The balun block as a separate entity is shown in FIGS. 3A and 3B with important dimensions indicated. W1 is the unbalanced microstrip conductor width and W2 is the width of the upper and lower conductors at the point they are launched into the balanced line. Ground plane 1, dielectric block 2, and the microstrip conductor 3 are exactly as explained for FIGS. 1 and 2. (Note that the ground plane within the dielectric block does not span the entire block, and also that the leftmost conductor in the top view, FIG. 3A, must fold around the block to emerge from the lower, unseen portion of the block in this Figure but is seen in FIG. 3B.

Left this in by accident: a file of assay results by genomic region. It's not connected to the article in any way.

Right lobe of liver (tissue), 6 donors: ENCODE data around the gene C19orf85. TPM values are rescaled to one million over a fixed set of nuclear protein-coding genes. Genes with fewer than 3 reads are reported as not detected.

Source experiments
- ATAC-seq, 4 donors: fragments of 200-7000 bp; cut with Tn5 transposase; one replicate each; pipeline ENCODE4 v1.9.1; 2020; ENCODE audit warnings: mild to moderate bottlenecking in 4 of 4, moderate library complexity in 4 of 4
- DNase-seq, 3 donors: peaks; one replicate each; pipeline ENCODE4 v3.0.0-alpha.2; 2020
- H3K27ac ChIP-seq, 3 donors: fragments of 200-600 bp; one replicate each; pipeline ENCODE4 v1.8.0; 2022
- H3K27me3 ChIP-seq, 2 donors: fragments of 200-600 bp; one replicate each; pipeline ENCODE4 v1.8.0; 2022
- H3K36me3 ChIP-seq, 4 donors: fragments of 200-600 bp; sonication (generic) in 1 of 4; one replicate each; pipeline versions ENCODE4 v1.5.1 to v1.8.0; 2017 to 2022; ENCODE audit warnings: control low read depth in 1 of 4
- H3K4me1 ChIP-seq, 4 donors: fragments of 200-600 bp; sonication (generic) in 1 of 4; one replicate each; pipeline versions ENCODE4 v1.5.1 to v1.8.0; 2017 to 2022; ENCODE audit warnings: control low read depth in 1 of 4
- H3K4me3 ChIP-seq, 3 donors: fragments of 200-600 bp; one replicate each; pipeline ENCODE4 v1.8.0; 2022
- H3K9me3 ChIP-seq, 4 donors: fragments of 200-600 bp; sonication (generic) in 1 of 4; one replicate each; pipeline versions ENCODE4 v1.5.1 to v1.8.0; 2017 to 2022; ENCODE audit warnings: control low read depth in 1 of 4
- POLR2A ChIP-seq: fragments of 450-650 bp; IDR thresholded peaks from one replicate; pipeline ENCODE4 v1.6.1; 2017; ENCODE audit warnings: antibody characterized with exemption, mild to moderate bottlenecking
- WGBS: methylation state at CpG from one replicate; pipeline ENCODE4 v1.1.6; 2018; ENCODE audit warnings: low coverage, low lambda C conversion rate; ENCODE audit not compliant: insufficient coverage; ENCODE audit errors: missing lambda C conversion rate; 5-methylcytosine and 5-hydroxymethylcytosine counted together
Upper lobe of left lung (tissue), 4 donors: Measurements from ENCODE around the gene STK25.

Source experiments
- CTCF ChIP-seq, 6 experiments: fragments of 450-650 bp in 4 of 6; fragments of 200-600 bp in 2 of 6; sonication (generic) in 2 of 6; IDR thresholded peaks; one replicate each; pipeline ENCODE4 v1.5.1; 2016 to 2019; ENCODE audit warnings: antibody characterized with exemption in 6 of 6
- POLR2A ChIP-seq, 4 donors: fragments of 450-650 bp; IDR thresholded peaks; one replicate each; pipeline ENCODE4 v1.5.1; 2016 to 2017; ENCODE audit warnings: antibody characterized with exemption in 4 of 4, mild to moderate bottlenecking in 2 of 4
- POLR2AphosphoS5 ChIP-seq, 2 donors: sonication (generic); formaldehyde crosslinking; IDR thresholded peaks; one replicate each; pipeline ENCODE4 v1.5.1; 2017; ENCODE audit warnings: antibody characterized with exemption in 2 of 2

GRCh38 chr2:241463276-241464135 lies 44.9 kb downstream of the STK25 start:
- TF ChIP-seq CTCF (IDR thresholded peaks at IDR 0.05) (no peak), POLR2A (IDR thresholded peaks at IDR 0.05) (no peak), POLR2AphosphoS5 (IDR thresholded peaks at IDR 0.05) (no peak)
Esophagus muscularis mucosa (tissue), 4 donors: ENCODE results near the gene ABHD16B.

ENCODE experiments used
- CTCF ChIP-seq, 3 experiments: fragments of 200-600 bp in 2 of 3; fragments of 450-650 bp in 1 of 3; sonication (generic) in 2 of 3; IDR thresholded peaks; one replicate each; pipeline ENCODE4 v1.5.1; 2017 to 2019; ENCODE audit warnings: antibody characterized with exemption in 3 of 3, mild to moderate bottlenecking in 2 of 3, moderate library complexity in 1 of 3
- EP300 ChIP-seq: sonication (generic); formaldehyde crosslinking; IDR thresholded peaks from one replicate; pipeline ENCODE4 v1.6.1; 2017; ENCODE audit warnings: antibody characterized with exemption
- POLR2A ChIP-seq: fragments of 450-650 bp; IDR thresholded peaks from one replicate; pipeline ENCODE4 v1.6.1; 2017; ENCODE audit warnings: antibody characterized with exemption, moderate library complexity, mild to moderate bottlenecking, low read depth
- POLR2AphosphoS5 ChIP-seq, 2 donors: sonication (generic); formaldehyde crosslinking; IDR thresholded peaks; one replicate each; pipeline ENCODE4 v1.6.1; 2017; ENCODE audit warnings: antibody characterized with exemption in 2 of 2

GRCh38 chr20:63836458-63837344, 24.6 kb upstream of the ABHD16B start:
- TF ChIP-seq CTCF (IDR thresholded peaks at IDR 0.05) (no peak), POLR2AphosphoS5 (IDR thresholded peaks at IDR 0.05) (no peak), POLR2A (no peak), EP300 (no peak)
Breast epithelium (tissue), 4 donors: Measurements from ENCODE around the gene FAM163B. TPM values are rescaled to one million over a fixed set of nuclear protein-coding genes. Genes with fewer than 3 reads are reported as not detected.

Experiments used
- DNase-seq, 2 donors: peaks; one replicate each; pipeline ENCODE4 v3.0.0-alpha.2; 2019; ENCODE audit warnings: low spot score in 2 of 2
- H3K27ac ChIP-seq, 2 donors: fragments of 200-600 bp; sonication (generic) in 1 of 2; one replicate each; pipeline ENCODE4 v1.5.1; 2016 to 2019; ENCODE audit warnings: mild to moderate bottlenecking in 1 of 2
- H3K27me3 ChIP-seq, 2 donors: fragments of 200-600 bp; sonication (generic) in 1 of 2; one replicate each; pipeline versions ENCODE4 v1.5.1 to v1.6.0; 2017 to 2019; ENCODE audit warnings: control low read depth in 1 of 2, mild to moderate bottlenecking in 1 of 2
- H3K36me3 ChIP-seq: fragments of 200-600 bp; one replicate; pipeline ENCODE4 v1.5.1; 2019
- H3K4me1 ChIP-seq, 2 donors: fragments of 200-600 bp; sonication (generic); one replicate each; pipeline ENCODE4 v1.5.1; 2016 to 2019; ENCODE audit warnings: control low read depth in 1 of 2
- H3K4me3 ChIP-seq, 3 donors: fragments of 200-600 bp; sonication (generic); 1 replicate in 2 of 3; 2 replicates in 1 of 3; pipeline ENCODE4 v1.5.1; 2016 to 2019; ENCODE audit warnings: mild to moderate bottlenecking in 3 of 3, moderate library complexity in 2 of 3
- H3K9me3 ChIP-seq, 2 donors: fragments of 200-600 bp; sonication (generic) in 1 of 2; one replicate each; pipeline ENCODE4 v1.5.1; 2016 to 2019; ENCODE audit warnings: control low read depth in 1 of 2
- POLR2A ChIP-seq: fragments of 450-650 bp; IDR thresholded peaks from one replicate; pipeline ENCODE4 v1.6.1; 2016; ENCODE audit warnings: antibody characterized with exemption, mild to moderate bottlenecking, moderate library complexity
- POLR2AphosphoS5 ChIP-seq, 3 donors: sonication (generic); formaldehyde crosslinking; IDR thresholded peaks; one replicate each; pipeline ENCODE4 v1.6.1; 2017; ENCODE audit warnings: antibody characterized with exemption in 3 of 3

Block dielectric material should be good quality, low-loss microwave dielectric of any relative permittivity. In order to match the balun to the incoming microstrip, it is appropriate to use the medium of the microstrip and thereby eliminate an unnecessary matching section.
Block width X1, is not critical, but it should be wide enough to maintain the dominant quasi-TEM mode in a microstrip. This width must then be at least 10 times the microstrip depth as indicated in FIG. 3B by the dimension X2.
Block depth 2X2 may be designed to match the external microstrip line. An alternative approach is to match the block depth to the external balanced line conductor separation, but it is much easier to match the latter separation by quarter wave sections than it is to match the former by quarter wave sections.
Block length X3 + X4 will depend upon the strip lengths and will be discussed later. The length X3 should theoretically be equal to the microstrip depth, however, due to fringing effects at the edge of the ground plane, X3 will be approximately 0.88 X2.